As anyone familiar with my editions of the Staged in Seattle column likely knows, I’m committed to producing and promoting theater that is financially accessible. Since watching that world-opening production of “Into the Woods,” I’ve joined Dacha Theatre here in Seattle and been involved in the group’s last six productions; Dacha is committed to offering accessible art to the degree that you can buy a season pass for $1 and get the same goodies, benefits and seats offered to someone who paid face value at $80. I also work with a community theater group out of a small town in south King County. And, honestly, the shows Auburn Community Players produce consistently feature some of the best talent I’ve seen on the West Coast; our version of “Elf the Musical” was so popular that dates were added to its sold-out run.
The smaller, accessible community theater groups in this city should be celebrated: Dacha Theatre, the group I’m a part of, which specializes in immersive experiences and feats of memorization; Pork-Filled Productions, an Asian theater group whose operatic production of “She-Devil Pirate of the Seven Seas” defined epics for me; Reboot Theatre Company, whose mission is to, well, reboot older works through nontraditional design; Pony World, doing original shows that feel like classics. Notably, most of these groups have tickets starting at $5. Community theater artists know who their audience is, which is why they often focus on lowering ticket costs. When people can afford to see shows, they see them. I’ve sat in sold-out shows at Seattle Public Theater, ArtsWest and Base: Experimental Arts and Space, an otherwise big empty room in a warehouse in SODO.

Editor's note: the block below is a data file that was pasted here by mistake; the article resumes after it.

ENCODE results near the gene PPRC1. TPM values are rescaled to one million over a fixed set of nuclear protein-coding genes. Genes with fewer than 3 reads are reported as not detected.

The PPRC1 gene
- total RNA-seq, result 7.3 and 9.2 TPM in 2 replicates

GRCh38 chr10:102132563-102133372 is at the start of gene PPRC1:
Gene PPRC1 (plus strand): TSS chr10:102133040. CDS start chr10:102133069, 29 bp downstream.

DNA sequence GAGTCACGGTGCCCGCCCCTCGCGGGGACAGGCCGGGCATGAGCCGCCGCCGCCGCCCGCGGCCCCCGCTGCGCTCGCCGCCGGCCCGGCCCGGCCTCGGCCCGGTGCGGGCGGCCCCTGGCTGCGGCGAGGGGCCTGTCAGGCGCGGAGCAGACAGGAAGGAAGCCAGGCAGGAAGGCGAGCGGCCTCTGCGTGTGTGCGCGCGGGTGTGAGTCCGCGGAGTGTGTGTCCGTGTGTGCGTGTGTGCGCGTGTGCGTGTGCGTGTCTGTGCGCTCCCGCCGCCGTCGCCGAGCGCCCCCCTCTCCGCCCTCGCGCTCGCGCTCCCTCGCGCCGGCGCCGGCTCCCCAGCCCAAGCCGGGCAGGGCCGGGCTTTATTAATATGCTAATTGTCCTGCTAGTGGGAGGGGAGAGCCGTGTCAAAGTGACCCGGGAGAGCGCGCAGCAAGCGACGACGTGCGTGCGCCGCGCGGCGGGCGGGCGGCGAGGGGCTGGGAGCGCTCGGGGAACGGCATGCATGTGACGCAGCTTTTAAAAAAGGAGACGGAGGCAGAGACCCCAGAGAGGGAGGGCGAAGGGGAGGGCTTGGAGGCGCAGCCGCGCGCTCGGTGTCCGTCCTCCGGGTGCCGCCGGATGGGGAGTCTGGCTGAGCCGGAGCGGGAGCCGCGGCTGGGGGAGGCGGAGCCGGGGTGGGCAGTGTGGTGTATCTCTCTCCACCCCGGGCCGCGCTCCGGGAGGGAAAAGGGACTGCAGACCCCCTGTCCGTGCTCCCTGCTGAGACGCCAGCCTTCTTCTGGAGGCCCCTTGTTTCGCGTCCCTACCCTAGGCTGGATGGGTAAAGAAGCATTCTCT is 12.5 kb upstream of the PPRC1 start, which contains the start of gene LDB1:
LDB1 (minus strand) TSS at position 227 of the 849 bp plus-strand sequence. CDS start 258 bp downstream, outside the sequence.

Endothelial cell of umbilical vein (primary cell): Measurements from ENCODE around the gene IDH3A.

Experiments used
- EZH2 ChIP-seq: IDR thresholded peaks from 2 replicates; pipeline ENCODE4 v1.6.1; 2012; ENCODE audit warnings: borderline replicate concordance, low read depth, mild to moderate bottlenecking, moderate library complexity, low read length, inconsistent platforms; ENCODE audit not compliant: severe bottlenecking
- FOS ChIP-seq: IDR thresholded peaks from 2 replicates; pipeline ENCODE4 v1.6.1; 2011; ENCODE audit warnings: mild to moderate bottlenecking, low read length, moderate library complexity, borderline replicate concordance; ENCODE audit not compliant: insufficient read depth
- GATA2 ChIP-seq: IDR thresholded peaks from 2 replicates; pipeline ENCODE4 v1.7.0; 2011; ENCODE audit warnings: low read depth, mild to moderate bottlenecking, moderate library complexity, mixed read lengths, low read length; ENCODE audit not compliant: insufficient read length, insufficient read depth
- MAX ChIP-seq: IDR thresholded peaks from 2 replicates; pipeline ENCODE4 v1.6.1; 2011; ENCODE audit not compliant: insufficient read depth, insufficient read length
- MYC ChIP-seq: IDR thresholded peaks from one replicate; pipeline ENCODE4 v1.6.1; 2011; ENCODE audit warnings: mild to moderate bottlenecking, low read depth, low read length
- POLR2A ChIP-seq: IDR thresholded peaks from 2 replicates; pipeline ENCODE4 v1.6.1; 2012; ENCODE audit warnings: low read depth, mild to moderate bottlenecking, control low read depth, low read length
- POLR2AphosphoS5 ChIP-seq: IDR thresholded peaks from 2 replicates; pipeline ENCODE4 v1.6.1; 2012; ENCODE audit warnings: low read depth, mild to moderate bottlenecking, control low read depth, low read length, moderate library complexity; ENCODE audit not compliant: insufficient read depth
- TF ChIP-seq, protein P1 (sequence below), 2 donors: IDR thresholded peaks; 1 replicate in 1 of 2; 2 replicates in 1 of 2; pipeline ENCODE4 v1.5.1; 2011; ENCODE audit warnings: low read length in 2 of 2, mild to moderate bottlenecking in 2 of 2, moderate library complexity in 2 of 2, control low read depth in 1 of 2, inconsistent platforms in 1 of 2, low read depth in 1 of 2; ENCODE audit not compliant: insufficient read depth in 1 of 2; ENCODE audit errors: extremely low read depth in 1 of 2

Unfortunately, regardless of the wealth of talent here, local theaters are struggling. Despite the sold-out shows I’ve seen, plenty more go unappreciated. Longstanding groups are closing, like Book-It Repertory Theater and Theatre22. Book-It’s “Solaris” at the Center Theatre at Seattle Center was a beautiful, scary and honest piece of art and presented to a nearly full audience; Theatre22’s “Nonsense and Beauty” at Seattle Public Theatre, a sweet piece that lifted up past queer culture and heroes, was, when I saw it, performed to maybe 10 of us. Both groups closed in the last 12 months, but only one got media coverage.
How can theater regain its level of importance in the community? I think we need to involve more community in theater. There’s room for every type of person in theater, not just extroverted actors who need all eyes on them. Whether it’s volunteering behind the scenes, posting pictures of great shows on social media or just filling seats in the audience, all you need to get involved in any part of community theater is free time. Deciding to focus your energy somewhere tends to, in my experience, encourage that energy and passion to keep flowing; keeping it stifled means it never has a chance to develop at all.
When we involve everyone who has interest, theater grows and becomes something larger than itself. We create not only a few hours of art, but weeks of memories, lasting relationships, inside jokes and the knowledge that your hard work is helping someone else succeed in theirs. “The Tempest” was only presented for one weekend in August, but my hope is that free, accessible and engaging art continues to be highlighted and valued in Seattle. There’s more than just what’s downtown.
Read more of the Sept. 20-26, 2023 issue.